“One year later, I think the president feels that the decision that he made was the right decision for the American people and the right decision for how we can position ourselves to be the best and most effective contributor to the global public good across a range of issues involving a range of geographies,” Sullivan said.
Less clear are the prospects for those Afghans who had worked with the U.S. on the ground during the hasty withdrawal.
Another former Afghan special forces commando told Fox News Digital that he also felt let down by the Americans. Withholding his name for security reasons, he described his reaction upon hearing the Taliban had entered Kabul while he was at the Presidential Palace.
“Seeing the panic on the face of every government official – everyone was in the state of shock,” he said, explaining the news broke for him at around 1 p.m. He said he called a friend who told him the Taliban were in the capital.
“Personally I was ready to defend and fight till the last bullet and breath,” the commando continued. “But my colleagues told me not to fight because we [had been] left abandoned by our leaders and the United States, and [we had] no other way but to surrender.”
The commando and a few colleagues took some steps to see if resistance was being mounted but discovered nothing.
“Somehow, we regrouped in a particular location near the ministry of defense,” he said. “We called all the generals and seniors, but no one answered our phone calls. We left our armored vehicle and guns on the roadside and went underground to take cover. Personally, I was hiding in some other place for a long time, until I got some assurance to come out.” He added jarringly: “In my opinion the United States has lost the moral [high ground] here.”
Veteran Afghan journalist Sami Yousafzai, who has covered Afghanistan since 1994, said what transpired was inevitable, explaining he had written about a Taliban takeover as far back as 2006.
“The Taliban takeover has been a huge setback for my life and career,” he explained. “Kabul was my favorite city. I just bought a piece of land to build a house but, with the return of the Taliban, it will never happen in my life.”
Yousafzai, who works with Western media outlets, told Fox News Digital he tweeted 14 days before the Taliban entered Kabul that the Islamist group would take over before the 9/11 anniversary. He added that he was forced to take it down as Afghans got angry with him, saying his post would demoralize Afghan forces. Now, he says, the Taliban have taken Afghanistan backward.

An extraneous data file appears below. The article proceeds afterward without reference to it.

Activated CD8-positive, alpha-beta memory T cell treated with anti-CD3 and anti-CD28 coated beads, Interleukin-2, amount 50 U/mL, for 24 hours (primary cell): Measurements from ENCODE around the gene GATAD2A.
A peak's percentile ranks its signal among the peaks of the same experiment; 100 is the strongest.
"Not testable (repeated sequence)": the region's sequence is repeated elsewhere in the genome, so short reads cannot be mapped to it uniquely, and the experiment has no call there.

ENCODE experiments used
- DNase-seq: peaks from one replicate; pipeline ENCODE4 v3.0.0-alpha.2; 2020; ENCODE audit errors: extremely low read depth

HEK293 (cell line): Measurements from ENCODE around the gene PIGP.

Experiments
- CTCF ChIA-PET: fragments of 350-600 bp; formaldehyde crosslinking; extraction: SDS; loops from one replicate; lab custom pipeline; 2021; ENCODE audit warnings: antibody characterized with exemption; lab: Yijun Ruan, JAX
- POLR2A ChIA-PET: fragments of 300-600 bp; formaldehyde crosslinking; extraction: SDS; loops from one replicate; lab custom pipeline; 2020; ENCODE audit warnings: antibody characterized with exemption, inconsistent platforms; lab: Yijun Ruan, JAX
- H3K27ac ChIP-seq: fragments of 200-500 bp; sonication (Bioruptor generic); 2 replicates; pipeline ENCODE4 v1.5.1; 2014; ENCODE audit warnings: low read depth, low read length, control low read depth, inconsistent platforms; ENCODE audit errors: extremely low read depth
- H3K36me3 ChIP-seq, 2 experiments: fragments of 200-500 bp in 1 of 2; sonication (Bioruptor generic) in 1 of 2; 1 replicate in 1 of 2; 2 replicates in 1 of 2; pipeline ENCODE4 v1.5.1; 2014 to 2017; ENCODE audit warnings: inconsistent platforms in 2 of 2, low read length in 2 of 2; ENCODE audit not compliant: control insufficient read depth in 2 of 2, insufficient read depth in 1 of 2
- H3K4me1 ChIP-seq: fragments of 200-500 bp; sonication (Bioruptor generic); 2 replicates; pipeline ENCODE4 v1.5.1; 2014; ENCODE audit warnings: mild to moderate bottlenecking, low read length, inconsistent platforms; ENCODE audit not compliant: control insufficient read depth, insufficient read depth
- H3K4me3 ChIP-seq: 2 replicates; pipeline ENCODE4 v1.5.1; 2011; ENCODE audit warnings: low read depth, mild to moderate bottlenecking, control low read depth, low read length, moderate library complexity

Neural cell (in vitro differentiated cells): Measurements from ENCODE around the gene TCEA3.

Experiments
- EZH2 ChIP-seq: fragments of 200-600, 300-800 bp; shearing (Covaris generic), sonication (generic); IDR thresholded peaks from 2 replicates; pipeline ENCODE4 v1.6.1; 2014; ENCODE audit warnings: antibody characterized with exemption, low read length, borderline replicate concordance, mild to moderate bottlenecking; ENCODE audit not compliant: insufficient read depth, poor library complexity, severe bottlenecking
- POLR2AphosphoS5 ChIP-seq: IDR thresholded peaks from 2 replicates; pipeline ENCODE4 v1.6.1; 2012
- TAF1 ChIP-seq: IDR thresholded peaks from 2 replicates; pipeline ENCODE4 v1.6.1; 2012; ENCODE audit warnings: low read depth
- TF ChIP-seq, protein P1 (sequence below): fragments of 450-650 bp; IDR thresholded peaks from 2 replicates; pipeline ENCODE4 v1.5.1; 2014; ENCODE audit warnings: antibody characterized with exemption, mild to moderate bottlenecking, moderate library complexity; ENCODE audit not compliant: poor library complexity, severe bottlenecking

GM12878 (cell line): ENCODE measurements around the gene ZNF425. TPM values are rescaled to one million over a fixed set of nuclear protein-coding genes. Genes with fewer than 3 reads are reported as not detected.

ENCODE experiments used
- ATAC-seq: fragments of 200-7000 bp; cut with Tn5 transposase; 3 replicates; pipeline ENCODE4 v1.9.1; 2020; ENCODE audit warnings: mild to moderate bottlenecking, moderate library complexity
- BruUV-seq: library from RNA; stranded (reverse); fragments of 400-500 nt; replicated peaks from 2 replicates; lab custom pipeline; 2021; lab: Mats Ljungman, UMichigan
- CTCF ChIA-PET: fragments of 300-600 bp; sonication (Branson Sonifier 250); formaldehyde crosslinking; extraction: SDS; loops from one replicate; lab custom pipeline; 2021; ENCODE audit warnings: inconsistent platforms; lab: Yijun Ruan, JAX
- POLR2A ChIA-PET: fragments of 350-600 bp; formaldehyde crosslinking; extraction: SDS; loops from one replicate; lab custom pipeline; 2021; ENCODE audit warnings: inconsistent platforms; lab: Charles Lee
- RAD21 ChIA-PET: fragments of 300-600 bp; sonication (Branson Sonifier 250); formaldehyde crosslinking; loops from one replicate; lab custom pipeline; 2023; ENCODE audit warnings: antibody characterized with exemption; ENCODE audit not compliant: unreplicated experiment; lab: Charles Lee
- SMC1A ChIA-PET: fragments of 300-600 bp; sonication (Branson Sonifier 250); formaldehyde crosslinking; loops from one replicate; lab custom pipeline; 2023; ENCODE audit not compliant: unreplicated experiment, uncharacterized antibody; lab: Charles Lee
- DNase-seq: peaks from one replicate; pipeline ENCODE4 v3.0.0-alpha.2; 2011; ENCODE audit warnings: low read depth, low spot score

“I wish I could be hopeful for Afghans, but I’m not,” he lamented. “The Taliban’s strict policies have turned the country and people of my country to a humanitarian disaster. People can’t feed their kids.”
The 15 days following the Taliban’s return to power in Kabul were chaotic as American forces effected their evacuation. Some observers likened it to the fall of Saigon at the close of the Vietnam War. In the days that followed the Taliban takeover, thousands fled the country, with many left behind to fend for themselves in Kabul.
Commenting on the chaos that followed, a senior Republican congressional staffer told Fox News Digital, “Biden set a political deadline that had nothing to do with facts on the ground in Afghanistan, and he turned what should have been a careful battlefield withdrawal into a generational military catastrophe.”
Speaking on background, the senior congressional staffer noted how America’s adversaries interpreted the precipitous withdrawal overseen by Biden.
“There’s a direct line from his decision [on withdrawing from Afghanistan], to the wars and terrorism we’re seeing today – from Russian aggression in Ukraine, to China’s maneuvers against Taiwan, to Iran’s assassins flooding into the U.S.,” the staffer told Fox News Digital. “Administration officials don’t even try to deny that when they talk to the Hill. Some have even admitted it in testimony.”
For the FDD’s Bill Roggio, President Biden’s decision was a disastrous one that came at a very high cost. “The manner that the withdrawal was executed was immoral and indefensible. Biden abandoned a major non-NATO ally that fought at our side for 20 years. The Afghans were cast aside without a thought and thrown under the bus in the process.”
The Associated Press contributed to this report.